Funding iniquity is always part of priestcraft, and once iniquity is supported and set as the “normal”, then it is not long before it infiltrates the people and begins to infect them.

“Yea, and they also became idolatrous, because they were deceived by the vain and flattering words of the king and priests; for they did speak flattering things unto them” (verse 7).

In therapy, we call this “colluding”.  Because the people know the king’s behavior is not okay, in order to get away with it he has to get them on board, on the same page, colluding – or agreeing to this behavior, so that it can continue.  It’s like giving permission for the bad behavior to continue, even though you don’t like it or enjoy it.

It’s like a false covenant.  Instead of both parties agreeing to what they will do to help the other, it’s a false covenant where both parties agree that one will oppress the other.  That’s colluding.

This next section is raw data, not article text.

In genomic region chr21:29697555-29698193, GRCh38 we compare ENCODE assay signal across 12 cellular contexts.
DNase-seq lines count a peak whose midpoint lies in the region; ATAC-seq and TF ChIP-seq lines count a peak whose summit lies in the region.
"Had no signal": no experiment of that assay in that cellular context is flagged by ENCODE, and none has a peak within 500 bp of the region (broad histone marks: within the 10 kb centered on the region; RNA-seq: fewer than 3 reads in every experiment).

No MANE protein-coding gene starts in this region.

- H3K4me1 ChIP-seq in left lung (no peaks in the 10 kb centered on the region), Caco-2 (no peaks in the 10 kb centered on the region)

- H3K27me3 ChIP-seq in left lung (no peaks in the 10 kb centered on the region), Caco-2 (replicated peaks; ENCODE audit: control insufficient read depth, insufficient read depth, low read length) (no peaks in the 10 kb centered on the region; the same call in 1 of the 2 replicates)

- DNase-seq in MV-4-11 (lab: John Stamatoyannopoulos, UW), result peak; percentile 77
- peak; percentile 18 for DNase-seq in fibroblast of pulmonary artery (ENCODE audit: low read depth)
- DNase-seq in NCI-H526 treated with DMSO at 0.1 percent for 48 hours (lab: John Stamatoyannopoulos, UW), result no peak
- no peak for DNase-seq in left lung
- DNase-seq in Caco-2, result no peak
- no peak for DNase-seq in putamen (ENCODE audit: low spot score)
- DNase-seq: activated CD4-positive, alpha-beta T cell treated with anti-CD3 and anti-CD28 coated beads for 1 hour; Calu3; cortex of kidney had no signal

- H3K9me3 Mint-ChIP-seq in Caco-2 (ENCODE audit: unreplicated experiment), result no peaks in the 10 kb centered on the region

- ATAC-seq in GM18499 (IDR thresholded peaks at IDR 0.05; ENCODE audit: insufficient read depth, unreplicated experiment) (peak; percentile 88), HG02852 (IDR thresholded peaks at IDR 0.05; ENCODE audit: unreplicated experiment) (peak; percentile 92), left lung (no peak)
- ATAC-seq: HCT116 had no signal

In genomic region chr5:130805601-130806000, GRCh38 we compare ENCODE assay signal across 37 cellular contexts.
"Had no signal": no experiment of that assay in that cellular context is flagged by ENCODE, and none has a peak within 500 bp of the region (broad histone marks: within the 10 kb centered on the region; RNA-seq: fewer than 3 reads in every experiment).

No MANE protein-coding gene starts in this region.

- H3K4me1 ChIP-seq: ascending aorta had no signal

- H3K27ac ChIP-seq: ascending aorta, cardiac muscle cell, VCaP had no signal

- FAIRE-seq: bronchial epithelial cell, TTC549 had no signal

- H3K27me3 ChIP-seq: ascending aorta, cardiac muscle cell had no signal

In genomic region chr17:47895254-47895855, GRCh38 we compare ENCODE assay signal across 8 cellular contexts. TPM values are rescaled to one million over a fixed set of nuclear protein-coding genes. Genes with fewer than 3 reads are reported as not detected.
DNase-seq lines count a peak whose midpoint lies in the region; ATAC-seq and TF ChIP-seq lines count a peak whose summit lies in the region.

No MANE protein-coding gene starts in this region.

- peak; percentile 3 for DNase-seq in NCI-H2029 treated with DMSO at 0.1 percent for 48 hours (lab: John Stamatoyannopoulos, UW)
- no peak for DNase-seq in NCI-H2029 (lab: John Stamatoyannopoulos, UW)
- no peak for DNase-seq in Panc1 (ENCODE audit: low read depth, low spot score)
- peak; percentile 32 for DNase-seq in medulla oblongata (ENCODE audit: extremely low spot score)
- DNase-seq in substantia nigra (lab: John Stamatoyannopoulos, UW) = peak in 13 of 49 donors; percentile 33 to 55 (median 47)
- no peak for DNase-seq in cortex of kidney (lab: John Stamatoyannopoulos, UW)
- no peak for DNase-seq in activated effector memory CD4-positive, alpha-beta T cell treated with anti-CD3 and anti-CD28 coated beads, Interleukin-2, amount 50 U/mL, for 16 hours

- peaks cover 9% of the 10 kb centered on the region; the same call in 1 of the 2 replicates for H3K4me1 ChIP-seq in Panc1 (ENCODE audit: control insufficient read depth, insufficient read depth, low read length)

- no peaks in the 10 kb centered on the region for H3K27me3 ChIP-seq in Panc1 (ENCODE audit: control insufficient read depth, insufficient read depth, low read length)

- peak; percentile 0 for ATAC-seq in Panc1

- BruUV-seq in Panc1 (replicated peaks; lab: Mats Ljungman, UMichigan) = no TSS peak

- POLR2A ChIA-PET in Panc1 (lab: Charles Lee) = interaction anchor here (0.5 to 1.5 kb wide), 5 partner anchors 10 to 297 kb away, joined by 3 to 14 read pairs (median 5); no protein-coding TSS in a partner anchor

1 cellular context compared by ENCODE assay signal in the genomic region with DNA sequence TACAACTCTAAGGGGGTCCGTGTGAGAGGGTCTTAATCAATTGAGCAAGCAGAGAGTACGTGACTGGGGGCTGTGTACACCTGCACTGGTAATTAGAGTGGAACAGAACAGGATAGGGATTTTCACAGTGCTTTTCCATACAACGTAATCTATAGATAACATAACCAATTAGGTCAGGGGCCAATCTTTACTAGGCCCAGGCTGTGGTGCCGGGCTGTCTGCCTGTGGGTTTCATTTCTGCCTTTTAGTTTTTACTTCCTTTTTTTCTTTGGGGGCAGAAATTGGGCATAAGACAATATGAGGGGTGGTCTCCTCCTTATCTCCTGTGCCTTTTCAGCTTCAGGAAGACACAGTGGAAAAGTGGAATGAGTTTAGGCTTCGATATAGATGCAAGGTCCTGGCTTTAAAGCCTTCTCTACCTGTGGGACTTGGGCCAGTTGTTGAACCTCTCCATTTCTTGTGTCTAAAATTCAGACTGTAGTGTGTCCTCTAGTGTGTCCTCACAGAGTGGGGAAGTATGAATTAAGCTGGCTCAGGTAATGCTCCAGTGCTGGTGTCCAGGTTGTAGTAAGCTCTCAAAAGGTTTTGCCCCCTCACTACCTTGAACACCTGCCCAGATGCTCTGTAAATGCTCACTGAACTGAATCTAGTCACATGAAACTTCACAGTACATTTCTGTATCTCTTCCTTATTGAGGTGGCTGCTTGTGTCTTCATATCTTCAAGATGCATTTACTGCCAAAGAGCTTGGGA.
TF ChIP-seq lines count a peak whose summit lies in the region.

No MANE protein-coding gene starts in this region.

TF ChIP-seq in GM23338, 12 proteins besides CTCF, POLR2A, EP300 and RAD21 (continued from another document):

So what did king Noah do with all that tax money he wrestled away form the people?

He “built many elegant and spacious buildings; and he ornamented them with fine work of wood, and of all manner of precious things…” (verse 8).

“And he also built him a spacious palace, and a throne in the midst thereof…” (verse 9).

“And he also caused that his workmen should work all manner of fine work within the walls of the temple…” (verse 10).   But this was not a sacrifice to the Lord, or an effort to give the best to Him.  It was for show, to flatter the people, to woo them.  It was because of the pride in his own heart.  It was to build an illusion of power.  It was to provide the setting “while they should speak lying and vain words to his people” (verse 11).

King Noah also built towers, so that he could overlook the land (verses 12-13).  These were not security towers, as part of fortifying the land.  These were pride-towers, to climb high to see what all he possessed.   These towers were not military or defense towers that protected the people.

This is the destruction of pride, in that he is destroying the people he thinks he owns.

This is the illusion of pride, looking out over a land he is not even trying to protect.